Metal shingles are manufactured to resemble wood shakes, Spanish and mission tile, slate, and Victorian metal tiles. Most are made from painted or coated steel or aluminum that has been pressed or formed into realistic shapes.
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Some metal shingle roofing materials are amazingly convincing in appearance. Producers of painted metal products reduce tell-tale sheen by texturing the metal, layering the finish, and giving granulated-stone topcoats. These products, typically tile or slate lookalikes, are hard to distinguish from the real thing.
Metal shingle systems are manufactured in large panels (typically about 4 feet long), designed for quick installation, or as single shingles meant to be applied individually. Most panel types can be installed over one or two layers of existing roofing; the individual type requires tear-off so it can be applied to a firm, flat roof deck.
Residential roofing contractors are the tradespeople who install metal shingle systems, though many who install wood, tile, asphalt, and other more conventional products don’t install metal. Because metal roofing requires slightly different techniques, some manufacturers or distributors require metal roofing contractors to be accredited by taking a few factory-taught classes before they will allow their contractors to install their products.
Here are a few popular brands of metal shingle systems:
Gerard roofing is actually galvanized steel with a tile-colored finish of stone granules made in two patterns, facsimile shake and tile, and a variety of colors. The stone-finished shingles run from $3 to $4 per square foot or more if tear-off is required.
Decrabond, by Carter Holt Harvey, is a tile facsimile with a granulated-stone finish. Unusually shaped Colortile, by the same manufacturer, is galvanized steel with a baked-on acrylic finish (actually a series of seven coatings). Though available in only six standard colors, custom colors may be special-ordered subject to a minimum order size.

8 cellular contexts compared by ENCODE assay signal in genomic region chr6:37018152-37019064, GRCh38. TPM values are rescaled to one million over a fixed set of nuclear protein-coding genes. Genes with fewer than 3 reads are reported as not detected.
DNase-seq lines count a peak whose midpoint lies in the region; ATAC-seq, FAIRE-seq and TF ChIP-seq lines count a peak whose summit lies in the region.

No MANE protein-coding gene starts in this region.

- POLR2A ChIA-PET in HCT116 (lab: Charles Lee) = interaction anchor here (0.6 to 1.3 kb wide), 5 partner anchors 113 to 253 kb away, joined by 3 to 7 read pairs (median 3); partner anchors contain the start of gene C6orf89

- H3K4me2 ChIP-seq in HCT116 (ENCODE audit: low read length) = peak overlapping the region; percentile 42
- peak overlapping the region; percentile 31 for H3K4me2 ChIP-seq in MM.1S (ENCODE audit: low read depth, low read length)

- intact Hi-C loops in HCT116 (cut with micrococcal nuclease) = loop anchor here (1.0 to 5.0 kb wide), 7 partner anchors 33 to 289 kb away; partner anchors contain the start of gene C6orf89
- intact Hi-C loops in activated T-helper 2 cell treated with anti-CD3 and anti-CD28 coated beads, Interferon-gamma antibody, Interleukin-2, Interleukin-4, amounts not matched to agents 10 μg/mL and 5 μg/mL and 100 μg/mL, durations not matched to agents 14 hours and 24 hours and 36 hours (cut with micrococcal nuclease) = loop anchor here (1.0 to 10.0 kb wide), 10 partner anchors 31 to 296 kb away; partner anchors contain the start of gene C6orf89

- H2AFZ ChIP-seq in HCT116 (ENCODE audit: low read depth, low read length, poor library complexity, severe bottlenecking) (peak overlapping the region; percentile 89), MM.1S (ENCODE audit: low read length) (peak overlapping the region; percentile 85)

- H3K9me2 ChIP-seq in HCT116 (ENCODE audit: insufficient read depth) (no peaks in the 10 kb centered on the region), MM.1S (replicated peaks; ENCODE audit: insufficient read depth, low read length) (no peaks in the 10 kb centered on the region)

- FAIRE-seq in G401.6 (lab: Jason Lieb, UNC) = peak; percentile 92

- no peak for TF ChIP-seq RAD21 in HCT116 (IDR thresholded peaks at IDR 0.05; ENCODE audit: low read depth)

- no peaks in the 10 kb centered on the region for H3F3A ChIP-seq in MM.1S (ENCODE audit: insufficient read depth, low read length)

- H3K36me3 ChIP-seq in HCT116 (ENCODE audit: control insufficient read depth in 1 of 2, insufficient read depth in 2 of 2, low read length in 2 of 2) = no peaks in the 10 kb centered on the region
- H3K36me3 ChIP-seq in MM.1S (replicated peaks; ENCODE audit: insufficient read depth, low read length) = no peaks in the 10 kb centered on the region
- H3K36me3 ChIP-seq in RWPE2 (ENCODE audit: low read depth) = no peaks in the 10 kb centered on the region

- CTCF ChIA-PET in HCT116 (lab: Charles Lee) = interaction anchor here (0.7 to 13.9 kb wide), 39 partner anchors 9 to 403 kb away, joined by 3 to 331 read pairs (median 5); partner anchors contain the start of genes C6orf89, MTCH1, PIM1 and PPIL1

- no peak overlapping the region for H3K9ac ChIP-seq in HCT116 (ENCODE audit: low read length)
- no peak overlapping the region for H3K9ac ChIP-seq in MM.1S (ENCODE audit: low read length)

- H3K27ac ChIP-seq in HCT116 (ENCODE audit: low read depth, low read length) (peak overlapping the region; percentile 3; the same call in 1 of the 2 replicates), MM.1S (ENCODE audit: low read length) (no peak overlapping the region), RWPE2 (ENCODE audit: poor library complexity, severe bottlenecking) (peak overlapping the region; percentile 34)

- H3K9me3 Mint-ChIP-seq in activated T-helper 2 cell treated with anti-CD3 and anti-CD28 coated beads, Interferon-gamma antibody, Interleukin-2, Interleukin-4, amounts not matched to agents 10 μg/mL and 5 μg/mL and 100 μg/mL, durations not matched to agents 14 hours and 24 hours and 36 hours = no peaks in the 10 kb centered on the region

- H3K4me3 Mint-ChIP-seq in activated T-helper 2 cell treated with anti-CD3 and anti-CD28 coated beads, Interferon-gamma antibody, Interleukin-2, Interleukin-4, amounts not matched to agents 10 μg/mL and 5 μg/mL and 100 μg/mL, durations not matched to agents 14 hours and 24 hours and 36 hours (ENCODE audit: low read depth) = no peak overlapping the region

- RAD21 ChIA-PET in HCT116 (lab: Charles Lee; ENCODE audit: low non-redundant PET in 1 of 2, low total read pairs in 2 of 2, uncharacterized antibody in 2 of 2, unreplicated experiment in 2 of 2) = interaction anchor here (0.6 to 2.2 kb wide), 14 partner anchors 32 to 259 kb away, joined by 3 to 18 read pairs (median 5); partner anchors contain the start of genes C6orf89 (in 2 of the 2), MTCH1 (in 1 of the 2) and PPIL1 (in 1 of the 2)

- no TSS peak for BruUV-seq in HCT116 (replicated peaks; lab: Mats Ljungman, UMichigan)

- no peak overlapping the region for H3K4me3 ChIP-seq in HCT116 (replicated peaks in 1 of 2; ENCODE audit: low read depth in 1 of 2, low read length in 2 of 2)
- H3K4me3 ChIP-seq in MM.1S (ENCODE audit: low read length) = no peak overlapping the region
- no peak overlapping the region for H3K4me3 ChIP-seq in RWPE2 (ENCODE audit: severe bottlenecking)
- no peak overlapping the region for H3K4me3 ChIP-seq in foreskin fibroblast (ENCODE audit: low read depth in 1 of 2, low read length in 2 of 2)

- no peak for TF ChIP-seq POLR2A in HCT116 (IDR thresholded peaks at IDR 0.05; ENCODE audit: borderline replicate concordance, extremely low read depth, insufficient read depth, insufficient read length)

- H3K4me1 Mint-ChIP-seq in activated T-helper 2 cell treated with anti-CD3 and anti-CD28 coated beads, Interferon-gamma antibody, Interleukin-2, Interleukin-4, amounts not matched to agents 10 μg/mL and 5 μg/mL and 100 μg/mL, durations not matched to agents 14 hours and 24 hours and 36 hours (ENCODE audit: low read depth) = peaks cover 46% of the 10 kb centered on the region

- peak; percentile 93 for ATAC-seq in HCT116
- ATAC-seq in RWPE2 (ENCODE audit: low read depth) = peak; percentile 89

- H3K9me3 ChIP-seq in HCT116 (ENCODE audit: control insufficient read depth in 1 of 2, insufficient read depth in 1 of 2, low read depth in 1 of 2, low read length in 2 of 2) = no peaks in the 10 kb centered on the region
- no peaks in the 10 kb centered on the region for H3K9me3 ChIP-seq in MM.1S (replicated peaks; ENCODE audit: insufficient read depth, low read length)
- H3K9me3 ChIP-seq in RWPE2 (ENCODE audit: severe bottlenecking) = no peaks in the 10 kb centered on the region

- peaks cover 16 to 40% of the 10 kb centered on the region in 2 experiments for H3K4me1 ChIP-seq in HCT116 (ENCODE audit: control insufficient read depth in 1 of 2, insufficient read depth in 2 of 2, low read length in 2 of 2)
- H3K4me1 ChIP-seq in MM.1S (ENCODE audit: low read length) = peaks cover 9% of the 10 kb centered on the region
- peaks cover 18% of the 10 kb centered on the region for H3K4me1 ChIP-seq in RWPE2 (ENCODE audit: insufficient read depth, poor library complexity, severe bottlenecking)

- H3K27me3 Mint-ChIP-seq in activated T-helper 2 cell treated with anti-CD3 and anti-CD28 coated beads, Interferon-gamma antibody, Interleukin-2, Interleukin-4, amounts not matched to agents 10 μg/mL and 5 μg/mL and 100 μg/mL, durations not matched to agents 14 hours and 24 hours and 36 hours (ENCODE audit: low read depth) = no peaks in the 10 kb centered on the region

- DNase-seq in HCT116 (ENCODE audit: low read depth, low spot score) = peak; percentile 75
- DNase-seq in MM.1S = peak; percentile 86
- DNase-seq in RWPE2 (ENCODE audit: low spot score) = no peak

Met-Tile, made from painted 26-gauge galvanized steel, is a tile lookalike that ranges from $1.65 for panels only to $3.20 per square foot for a complete package (materials only); most applications run about $3.
Prestige Copper Shingles from Petersen Aluminum Corporation are made up of real copper bonded to an asphalt-shingle base. They offer the elegant look of a real copper roof at about one-third the price ($5 to $7 per square foot, materials only).
Zappone manufactures aluminum and copper shingles shaped to resemble wood shakes. About half of the shingles sold are owner-installed-a relatively simple but time-intensive job. Material pricing runs from $1.75 to $4 per square foot for aluminum and from $4 to $7 a square foot for copper, depending on the roof’s complexity (the number of accessories needed dramatically affects cost).
You can install copper accents without putting on an entire copper roof by ordering copper ridge caps, drip edges, valleys, or other accessories and combining them with a different roofing material such as wood shingles. Zappone also manufactures half-sized copper shingles for use on bay windows, cupolas, gazebos, and the like. You can shingle a bay window with these for less than $300.
Alcoa makes two varieties of aluminum shakes that resemble wood shakes and slate or tile. Both may be applied over up to two layers of some existing roofing materials. Alcoa offers a lifetime, non-prorated limited warranty that’s transferable when you sell the house.
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